I really, really fucking hate it when a character in a book refers to a character in another book and exclaims "She's just like me!" No, beeyotch, you are not Elizabeth Bennet *snaps fingers*. No, you are not Juliet. Do you even realize how stupidly the characters in Romeo & Juliet behaved? Nuh uh. Don't you dare make that claim.
Therefore, it is with the greatest amount of shame and hypocritical horror when I found myself laughing as I read this book, "MEDA IS JUST LIKE ME." I don't know how Ms. Eliza Crewe managed to capture my personality so well without ever having known me, without having met me, without knowing of my existence in any conceivable way, but bravo, Ms. Crewe, BRAVO.
Fine. There are some discrepancies between us, ok? I can't fight, and I'm more inclined to run (seriously, I am a fast little mofo), and I used to sleep with the blankets tucked up all around me, particularly around my feet so that monsters wouldn't eat my toes while I cowered in bed. And Meda, while fantastically snarky sometimes, never has a profanity-laden vocabulary. But it's all good. Meda is a teenager! I was a squeaky clean teenager once. But I can see the potential in Meda as she grows up to be more like me. Ah, Meda, my dear. You have much to learn as you grow into your twenties. Your mind and mouth will no longer censor itself, and Meda, my love...the fucks will fly. ^________^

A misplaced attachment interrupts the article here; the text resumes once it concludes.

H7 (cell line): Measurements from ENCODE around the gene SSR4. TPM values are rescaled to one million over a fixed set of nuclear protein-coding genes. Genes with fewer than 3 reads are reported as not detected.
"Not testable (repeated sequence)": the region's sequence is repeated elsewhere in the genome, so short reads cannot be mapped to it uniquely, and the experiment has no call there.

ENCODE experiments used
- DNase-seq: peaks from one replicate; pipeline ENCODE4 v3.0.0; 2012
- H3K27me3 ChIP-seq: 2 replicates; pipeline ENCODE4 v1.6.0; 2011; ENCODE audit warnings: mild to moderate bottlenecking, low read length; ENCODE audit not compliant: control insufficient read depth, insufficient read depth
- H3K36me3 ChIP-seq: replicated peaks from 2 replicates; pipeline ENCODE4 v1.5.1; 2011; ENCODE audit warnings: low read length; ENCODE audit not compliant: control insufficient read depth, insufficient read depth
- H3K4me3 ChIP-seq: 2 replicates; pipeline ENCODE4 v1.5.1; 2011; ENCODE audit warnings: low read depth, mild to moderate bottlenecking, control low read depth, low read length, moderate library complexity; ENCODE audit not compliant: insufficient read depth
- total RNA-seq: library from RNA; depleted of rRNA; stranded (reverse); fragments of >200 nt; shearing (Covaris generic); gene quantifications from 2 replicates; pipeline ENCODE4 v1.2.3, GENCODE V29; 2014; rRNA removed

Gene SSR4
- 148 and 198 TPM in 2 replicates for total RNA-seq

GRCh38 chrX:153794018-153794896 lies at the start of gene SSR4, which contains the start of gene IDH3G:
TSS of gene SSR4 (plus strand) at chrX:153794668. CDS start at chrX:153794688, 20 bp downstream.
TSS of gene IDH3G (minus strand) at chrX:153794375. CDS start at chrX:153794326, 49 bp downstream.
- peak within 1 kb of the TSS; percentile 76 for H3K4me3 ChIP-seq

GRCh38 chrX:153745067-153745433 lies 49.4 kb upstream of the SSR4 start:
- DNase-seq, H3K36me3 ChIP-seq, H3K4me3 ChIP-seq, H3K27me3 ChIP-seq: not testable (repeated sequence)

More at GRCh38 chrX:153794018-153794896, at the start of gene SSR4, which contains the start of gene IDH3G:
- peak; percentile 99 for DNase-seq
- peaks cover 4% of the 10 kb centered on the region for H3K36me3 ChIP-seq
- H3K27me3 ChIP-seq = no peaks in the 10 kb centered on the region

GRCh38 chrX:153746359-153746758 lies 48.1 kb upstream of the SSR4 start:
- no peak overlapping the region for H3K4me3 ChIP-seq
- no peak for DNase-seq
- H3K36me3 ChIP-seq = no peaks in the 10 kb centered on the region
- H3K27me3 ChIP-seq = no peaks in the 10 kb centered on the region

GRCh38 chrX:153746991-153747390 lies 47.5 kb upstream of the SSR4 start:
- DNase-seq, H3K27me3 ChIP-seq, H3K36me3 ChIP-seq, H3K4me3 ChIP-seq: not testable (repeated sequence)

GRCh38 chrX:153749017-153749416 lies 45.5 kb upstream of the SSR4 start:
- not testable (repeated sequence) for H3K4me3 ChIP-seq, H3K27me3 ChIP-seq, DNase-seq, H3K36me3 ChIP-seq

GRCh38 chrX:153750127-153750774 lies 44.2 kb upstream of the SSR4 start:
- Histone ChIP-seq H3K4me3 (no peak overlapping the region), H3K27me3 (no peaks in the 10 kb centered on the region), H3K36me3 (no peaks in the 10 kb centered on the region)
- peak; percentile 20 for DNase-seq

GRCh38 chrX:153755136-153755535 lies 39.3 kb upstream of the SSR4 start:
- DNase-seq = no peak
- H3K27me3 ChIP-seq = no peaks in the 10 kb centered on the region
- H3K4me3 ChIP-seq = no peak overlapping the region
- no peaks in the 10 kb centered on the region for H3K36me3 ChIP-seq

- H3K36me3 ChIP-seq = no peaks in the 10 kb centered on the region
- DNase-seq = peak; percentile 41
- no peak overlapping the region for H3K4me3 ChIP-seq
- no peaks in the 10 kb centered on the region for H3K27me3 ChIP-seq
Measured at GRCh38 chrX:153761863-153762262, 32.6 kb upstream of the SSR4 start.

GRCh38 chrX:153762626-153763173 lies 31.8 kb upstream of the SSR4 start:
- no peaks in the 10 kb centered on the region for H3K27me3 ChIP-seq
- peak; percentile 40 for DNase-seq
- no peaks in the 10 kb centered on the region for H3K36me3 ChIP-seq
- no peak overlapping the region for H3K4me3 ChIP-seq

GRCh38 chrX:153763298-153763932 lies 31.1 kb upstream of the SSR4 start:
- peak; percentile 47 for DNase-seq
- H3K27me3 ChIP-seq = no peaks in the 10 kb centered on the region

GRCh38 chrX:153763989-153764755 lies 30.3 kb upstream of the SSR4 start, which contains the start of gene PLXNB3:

I should probably go back to the actual review and talk about stuff that's relevant to this book. I will try to tone down my narcissism meanwhile...
In short: Interesting (though imperfect) plot. Likeable main character. Above all else: the characters are fantastically conceptualized, the dynamics within the group are absolutely brilliant.
Summary: Meda Melange isn't exactly human. She knows she's half human...but the other half certainly ain't anything remotely angelic. Why? Um, one clue may be the fact that SHE EATS SOULS. Here's where Meda and I differ: I crave chocolate, Meda craves souls. She's not all bad, though, she only munches on a soul every, say, month or so. Me, on the other hand *snorts*.
Meda is pretty much indestructible to the average human. Her skin is like fucking steel. She almost cannot be hurt. Until she runs into a group of demons and realizes that...well, fuck, she's not so indestructible after all. Well, shit happens, and Meda lucked out and gets her ass saved (and eats a huge dose of humble pie in the process) by a group of Crusaders. No, not the ones in the 12th century who traipse to the Holy Land. These are oh-so-righteous people whose destiny is to protect humans with special destinies who will make a contribution to mankind called Beacons. They think Meda is a Beacon. Meda doesn't want to die. Meda lies her ass off. She pretends to be a Beacon in order to: